For this example, we have an external force driving a spring which is terminated on the other end at a rigid wall. Figure F.16 shows the physical diagram and the electrical equivalent circuit is given in Fig.F.17.
Note that the spring model is being driven by a force from a zero source impedance, in contrast with the infinite source impedance interpretation of Fig.F.8b as a compressed spring. In this case, if the driving force goes to zero, the spring force goes immediately to zero (``free termination'') rather than remaining fixed.
For this example, we have an external force driving a spring which in turn drives a free mass . Since the force on the spring and the mass are always the same, they are formally ``parallel'' impedances.
This problem is easier than it may first appear since an ideal ``force source'' (i.e., one with a zero source impedance) driving impedances in parallel can be analyzed separately for each parallel branch. That is, the system is equivalent to one in which the mass and spring are not connected at all, and each has its own copy of the force source. With this insight in mind, one can immediately write down the final wave-digital model shown in Fig.F.25. However, we will go ahead and analyze this case more formally since it has some interesting features.
Figure F.21 shows the physical diagram of the spring-mass system driven by an external force. The electrical equivalent circuit appears in Fig.F.22, and the first stage of a wave-variable conversion is shown in Fig.F.23.
For this example we need a three-port parallel adaptor, as shown in Fig.F.24 (along with its attached mass and spring). The port impedances are 0, , and , yielding alpha parameters and . The final result, after the same sorts of elementary simplifications as in the previous example, is shown in Fig.F.25. As predicted, a force source driving elements in parallel is equivalent to a set of independent force-driven elements.
From this and the preceding example, we can see a general pattern: Whenever there is an ideal force source driving a parallel junction, then and all other port admittances are finite. In this case, we always obtain and , .
This is our first example illustrating a series connection of wave digital elements. Figure F.26 gives the physical scenario of a simple mass-dashpot system, and Fig.F.27 shows the equivalent circuit. Replacing element voltages and currents in the equivalent circuit by wave variables in an infinitesimal waveguides produces Fig.F.28.
The system can be described as an ideal force source connected in parallel with the series connection of mass and dashpot . Figure F.29 illustrates the resulting wave digital filter. Note that the ports are now numbered for reference. Two more symbols are introduced in this figure: (1) the horizontal line with a dot in the middle indicating a series adaptor, and (2) the indication of a reflection-free port on input 1 of the series adaptor (signal ). Recall that a reflection-free port is always necessary when connecting two adaptors together, to avoid creating a delay-free loop.
The parallel adaptor, viewed alone, is equivalent to a force source driving impedance . It is therefore realizable as in Fig.F.20 with the wave digital spring replaced by the mass-dashpot assembly in Fig.F.29. However, we can also carry out a quick analysis to verify this: The alpha parameters are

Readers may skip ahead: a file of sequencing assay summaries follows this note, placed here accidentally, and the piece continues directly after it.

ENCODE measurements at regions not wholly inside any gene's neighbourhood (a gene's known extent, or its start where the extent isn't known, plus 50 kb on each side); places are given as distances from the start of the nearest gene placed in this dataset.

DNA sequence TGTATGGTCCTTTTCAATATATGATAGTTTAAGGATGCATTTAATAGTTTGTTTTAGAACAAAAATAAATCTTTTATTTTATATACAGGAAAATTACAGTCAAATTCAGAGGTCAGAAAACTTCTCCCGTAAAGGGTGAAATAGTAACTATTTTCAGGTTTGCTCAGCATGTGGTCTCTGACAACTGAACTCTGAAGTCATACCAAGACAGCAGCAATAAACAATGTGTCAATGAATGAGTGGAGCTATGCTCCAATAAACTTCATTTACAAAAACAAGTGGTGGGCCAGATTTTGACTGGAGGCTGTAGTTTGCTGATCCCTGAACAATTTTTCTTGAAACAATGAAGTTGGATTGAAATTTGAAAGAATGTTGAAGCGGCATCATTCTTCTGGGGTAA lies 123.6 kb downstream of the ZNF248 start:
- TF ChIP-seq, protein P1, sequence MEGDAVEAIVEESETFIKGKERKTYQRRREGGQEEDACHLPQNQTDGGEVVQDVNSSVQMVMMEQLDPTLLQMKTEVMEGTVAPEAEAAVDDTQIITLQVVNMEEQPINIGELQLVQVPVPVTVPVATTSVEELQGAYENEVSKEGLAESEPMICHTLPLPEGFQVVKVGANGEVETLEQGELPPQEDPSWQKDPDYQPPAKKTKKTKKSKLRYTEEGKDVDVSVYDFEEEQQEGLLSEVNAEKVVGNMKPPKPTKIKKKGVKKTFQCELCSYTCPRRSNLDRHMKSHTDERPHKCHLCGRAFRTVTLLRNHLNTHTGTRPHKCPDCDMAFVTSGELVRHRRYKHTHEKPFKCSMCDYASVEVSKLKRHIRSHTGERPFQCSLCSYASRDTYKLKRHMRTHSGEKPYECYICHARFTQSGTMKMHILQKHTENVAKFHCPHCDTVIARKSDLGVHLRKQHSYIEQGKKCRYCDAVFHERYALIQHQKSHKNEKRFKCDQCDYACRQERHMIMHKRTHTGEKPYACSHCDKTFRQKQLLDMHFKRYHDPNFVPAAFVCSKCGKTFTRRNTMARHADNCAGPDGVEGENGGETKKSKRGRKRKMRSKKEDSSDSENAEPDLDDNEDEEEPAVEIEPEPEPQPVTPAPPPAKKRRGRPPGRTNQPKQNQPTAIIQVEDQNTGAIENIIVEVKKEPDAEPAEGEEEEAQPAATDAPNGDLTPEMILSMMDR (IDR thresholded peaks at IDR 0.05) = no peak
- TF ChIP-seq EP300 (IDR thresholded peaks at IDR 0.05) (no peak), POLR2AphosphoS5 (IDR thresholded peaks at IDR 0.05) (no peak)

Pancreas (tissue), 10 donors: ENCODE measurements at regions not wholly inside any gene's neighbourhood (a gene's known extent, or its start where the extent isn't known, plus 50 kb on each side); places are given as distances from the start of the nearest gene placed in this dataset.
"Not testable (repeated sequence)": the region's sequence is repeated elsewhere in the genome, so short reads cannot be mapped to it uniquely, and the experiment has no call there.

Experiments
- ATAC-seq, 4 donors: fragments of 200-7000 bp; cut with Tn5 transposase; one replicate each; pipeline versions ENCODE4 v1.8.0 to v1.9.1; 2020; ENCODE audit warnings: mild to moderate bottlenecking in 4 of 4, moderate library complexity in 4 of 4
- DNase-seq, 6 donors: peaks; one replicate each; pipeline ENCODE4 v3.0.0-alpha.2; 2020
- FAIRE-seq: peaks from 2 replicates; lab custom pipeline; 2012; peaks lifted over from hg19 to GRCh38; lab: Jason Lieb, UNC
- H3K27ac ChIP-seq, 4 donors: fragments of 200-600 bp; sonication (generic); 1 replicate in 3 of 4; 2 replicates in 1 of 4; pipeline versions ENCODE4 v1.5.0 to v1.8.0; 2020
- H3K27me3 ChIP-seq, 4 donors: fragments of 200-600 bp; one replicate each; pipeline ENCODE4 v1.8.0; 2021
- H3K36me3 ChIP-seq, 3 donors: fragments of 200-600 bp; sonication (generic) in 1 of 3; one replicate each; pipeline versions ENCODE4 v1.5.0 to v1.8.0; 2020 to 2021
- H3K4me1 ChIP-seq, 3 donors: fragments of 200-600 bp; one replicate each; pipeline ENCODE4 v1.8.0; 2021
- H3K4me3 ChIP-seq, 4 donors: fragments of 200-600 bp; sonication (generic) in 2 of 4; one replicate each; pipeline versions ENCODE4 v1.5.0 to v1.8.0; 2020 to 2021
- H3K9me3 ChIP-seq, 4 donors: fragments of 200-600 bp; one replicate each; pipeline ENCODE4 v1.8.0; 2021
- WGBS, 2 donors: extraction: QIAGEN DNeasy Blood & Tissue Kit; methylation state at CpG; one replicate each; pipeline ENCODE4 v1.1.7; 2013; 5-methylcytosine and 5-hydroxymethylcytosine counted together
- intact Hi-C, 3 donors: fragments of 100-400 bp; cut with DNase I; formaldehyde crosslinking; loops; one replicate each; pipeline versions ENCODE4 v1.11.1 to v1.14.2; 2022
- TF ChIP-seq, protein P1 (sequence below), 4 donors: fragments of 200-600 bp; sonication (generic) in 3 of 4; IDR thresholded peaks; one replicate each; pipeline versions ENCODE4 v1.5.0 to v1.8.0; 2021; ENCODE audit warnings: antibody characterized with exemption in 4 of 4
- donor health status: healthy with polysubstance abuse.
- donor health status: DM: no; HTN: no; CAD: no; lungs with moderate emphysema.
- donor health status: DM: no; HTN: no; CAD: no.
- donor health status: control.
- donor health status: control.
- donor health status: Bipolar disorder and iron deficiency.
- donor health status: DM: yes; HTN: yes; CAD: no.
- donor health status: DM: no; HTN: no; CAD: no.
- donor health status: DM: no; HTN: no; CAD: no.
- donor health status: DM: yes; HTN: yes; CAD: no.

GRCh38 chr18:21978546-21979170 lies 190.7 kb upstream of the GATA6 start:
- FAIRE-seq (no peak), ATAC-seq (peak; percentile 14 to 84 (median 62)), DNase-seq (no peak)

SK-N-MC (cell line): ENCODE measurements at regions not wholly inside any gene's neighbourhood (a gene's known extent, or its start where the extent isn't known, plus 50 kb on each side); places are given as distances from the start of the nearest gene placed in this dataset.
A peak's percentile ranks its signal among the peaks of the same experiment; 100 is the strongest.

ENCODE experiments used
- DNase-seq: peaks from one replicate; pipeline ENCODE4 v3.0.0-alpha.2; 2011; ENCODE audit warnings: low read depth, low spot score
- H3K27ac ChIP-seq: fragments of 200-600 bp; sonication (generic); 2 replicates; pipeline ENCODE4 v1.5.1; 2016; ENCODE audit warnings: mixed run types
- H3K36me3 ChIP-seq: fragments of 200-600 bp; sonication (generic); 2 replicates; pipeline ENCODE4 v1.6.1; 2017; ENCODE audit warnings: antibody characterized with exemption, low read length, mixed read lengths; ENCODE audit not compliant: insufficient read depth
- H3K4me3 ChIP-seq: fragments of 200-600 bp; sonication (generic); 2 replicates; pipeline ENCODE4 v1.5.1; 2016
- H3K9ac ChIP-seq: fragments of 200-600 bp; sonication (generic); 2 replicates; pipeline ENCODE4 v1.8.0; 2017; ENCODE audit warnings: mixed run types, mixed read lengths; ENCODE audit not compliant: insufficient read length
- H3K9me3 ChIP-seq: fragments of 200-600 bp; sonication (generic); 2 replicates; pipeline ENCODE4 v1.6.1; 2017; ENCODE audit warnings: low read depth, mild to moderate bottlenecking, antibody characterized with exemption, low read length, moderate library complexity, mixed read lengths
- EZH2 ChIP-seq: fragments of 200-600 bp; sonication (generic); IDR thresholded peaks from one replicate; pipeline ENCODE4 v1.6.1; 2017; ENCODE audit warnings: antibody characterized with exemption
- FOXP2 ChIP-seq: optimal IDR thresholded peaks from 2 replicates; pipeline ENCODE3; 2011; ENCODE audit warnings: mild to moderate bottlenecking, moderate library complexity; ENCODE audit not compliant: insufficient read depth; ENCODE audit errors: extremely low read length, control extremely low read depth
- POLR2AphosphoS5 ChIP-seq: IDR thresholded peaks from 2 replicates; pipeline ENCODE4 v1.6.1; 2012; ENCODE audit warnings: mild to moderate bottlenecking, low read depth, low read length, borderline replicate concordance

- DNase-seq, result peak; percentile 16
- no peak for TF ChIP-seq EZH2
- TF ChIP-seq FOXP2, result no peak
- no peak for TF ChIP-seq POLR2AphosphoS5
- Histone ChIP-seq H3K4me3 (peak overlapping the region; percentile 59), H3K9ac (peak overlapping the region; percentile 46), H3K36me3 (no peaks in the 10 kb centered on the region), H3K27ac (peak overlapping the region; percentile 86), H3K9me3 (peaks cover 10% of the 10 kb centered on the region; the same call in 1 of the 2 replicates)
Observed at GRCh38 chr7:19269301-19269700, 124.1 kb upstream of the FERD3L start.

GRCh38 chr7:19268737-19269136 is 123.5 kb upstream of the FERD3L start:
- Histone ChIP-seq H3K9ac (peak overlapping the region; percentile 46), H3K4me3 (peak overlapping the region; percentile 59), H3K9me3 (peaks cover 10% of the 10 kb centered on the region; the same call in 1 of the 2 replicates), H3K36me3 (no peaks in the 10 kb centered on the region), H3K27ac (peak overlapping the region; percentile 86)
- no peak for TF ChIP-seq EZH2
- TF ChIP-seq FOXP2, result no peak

Following Eq.(F.30), the series adaptor computes
We do not need to explicitly compute because it goes into a purely resistive impedance and produces no return wave. For the same reason, . Figure F.30 shows a wave flow diagram of the computations derived, together with the result of elementary simplifications.
For the discrete-time case, we have
We now need . To simplify notation, define the two coefficients as
From Figure F.30, we can write
Thus, the desired transfer function is
Thus, we have verified that the force transfer-function from the driving force to the mass is identical in the discrete- and continuous-time models, except for the bilinear transform frequency warping in the discrete-time case.
Let's look again at the mass-spring oscillator of §F.3.4, but this time without the driving force (which effectively decouples the mass and spring into separate first-order systems). The physical diagram and equivalent circuit are shown in Fig.F.32 and Fig.F.33, respectively.
Note that the mass and spring can be regarded as being in parallel or in series. Under the parallel interpretation, we have the WDF shown in Fig.F.34 and Fig.F.35.F.5 The reflection coefficient can be computed, as usual, from the first alpha parameter:
(using the product-over-sum rule for combining impedances in parallel). The poles of this impedance are given by the roots of the denominator polynomial in :
The resonance frequency of the mass-spring oscillator is therefore
Since the poles are on the axis, there is no damping, as we expect.
Considering the dc case first (), we see from Fig.F.35 that the state variable will circulate unchanged in the isolated loop on the left. Let's call this value . Then the physical force on the spring is always equal to
The loop on the right in Fig.F.35 receives and adds to that. Since , we see it is linearly growing in amplitude. For example, if (with ), we obtain , or
At first, this result might appear to contradict conservation of energy, since the state amplitude seems to be growing without bound. However, the physical force is fortunately better behaved: